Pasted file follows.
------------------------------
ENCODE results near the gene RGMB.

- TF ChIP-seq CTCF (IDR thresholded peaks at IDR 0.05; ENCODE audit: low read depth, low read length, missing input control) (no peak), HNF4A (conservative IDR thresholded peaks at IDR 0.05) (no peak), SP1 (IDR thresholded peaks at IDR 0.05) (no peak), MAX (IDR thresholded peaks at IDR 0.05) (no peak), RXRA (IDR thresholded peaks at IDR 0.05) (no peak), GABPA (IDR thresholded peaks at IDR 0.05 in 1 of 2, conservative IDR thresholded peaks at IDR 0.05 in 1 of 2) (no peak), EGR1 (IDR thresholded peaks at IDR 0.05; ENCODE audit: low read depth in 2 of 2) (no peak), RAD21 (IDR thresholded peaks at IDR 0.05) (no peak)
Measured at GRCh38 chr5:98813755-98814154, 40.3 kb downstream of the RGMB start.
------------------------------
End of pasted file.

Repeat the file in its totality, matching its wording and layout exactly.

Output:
ENCODE results near the gene RGMB.

- TF ChIP-seq CTCF (IDR thresholded peaks at IDR 0.05; ENCODE audit: low read depth, low read length, missing input control) (no peak), HNF4A (conservative IDR thresholded peaks at IDR 0.05) (no peak), SP1 (IDR thresholded peaks at IDR 0.05) (no peak), MAX (IDR thresholded peaks at IDR 0.05) (no peak), RXRA (IDR thresholded peaks at IDR 0.05) (no peak), GABPA (IDR thresholded peaks at IDR 0.05 in 1 of 2, conservative IDR thresholded peaks at IDR 0.05 in 1 of 2) (no peak), EGR1 (IDR thresholded peaks at IDR 0.05; ENCODE audit: low read depth in 2 of 2) (no peak), RAD21 (IDR thresholded peaks at IDR 0.05) (no peak)
Measured at GRCh38 chr5:98813755-98814154, 40.3 kb downstream of the RGMB start.